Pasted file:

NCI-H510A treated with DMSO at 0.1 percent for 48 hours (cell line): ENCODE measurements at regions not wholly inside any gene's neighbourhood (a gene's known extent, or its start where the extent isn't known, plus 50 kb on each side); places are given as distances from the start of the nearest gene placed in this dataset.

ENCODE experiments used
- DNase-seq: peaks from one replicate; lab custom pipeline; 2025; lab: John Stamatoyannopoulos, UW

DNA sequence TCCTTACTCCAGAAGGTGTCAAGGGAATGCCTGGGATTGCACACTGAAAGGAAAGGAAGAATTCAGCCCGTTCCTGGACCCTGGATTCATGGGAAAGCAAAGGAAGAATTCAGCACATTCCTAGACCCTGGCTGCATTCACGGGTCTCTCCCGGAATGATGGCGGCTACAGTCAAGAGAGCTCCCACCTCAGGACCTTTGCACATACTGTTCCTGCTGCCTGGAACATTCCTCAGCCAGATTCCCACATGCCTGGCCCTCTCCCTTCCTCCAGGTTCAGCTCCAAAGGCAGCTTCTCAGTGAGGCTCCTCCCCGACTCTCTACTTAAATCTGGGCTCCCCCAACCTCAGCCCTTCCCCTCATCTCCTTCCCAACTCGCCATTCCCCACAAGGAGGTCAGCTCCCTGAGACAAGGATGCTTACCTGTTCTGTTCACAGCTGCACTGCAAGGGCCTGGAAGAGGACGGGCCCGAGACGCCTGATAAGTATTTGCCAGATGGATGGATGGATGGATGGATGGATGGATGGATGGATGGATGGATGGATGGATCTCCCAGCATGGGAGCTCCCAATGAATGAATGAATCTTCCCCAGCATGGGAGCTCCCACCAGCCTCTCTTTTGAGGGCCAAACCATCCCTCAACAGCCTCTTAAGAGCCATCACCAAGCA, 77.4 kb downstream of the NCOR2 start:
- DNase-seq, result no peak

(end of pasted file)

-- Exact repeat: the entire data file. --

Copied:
NCI-H510A treated with DMSO at 0.1 percent for 48 hours (cell line): ENCODE measurements at regions not wholly inside any gene's neighbourhood (a gene's known extent, or its start where the extent isn't known, plus 50 kb on each side); places are given as distances from the start of the nearest gene placed in this dataset.

ENCODE experiments used
- DNase-seq: peaks from one replicate; lab custom pipeline; 2025; lab: John Stamatoyannopoulos, UW

DNA sequence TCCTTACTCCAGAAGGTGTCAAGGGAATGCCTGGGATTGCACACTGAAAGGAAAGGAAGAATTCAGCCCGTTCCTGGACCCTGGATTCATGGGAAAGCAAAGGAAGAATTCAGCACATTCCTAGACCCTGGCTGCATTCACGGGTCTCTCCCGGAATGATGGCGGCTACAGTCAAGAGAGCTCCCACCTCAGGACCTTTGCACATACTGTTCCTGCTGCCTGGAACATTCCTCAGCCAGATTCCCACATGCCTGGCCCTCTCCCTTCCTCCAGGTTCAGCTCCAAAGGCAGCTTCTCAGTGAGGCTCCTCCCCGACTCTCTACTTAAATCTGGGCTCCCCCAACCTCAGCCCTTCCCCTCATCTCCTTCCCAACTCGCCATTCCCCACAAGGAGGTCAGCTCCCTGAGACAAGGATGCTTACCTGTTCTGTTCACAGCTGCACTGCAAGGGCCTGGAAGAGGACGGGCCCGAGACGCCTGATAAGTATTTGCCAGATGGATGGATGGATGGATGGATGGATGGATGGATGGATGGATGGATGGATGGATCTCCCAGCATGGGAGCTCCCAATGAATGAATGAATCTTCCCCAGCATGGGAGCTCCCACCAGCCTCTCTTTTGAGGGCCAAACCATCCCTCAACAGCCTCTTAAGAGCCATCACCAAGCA, 77.4 kb downstream of the NCOR2 start:
- DNase-seq, result no peak